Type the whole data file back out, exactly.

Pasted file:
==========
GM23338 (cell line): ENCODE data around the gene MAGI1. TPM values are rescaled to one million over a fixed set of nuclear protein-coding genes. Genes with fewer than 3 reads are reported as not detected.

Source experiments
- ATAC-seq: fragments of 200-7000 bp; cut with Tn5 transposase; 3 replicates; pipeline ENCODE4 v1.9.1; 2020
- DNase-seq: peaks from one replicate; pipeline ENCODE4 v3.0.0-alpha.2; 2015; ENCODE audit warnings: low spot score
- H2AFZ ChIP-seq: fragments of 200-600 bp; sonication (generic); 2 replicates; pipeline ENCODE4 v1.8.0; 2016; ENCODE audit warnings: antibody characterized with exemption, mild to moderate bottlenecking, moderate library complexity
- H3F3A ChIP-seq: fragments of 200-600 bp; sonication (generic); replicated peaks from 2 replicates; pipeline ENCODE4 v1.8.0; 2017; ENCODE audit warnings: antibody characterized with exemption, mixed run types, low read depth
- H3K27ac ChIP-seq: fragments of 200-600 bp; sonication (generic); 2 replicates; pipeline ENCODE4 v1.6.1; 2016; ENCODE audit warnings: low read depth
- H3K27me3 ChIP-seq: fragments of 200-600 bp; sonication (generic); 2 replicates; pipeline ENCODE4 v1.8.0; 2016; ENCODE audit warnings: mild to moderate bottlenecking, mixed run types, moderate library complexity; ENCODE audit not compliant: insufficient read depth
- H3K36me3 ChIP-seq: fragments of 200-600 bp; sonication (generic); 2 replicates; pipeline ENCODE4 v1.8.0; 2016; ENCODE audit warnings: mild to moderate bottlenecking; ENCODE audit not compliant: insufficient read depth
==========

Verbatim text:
GM23338 (cell line): ENCODE data around the gene MAGI1. TPM values are rescaled to one million over a fixed set of nuclear protein-coding genes. Genes with fewer than 3 reads are reported as not detected.

Source experiments
- ATAC-seq: fragments of 200-7000 bp; cut with Tn5 transposase; 3 replicates; pipeline ENCODE4 v1.9.1; 2020
- DNase-seq: peaks from one replicate; pipeline ENCODE4 v3.0.0-alpha.2; 2015; ENCODE audit warnings: low spot score
- H2AFZ ChIP-seq: fragments of 200-600 bp; sonication (generic); 2 replicates; pipeline ENCODE4 v1.8.0; 2016; ENCODE audit warnings: antibody characterized with exemption, mild to moderate bottlenecking, moderate library complexity
- H3F3A ChIP-seq: fragments of 200-600 bp; sonication (generic); replicated peaks from 2 replicates; pipeline ENCODE4 v1.8.0; 2017; ENCODE audit warnings: antibody characterized with exemption, mixed run types, low read depth
- H3K27ac ChIP-seq: fragments of 200-600 bp; sonication (generic); 2 replicates; pipeline ENCODE4 v1.6.1; 2016; ENCODE audit warnings: low read depth
- H3K27me3 ChIP-seq: fragments of 200-600 bp; sonication (generic); 2 replicates; pipeline ENCODE4 v1.8.0; 2016; ENCODE audit warnings: mild to moderate bottlenecking, mixed run types, moderate library complexity; ENCODE audit not compliant: insufficient read depth
- H3K36me3 ChIP-seq: fragments of 200-600 bp; sonication (generic); 2 replicates; pipeline ENCODE4 v1.8.0; 2016; ENCODE audit warnings: mild to moderate bottlenecking; ENCODE audit not compliant: insufficient read depth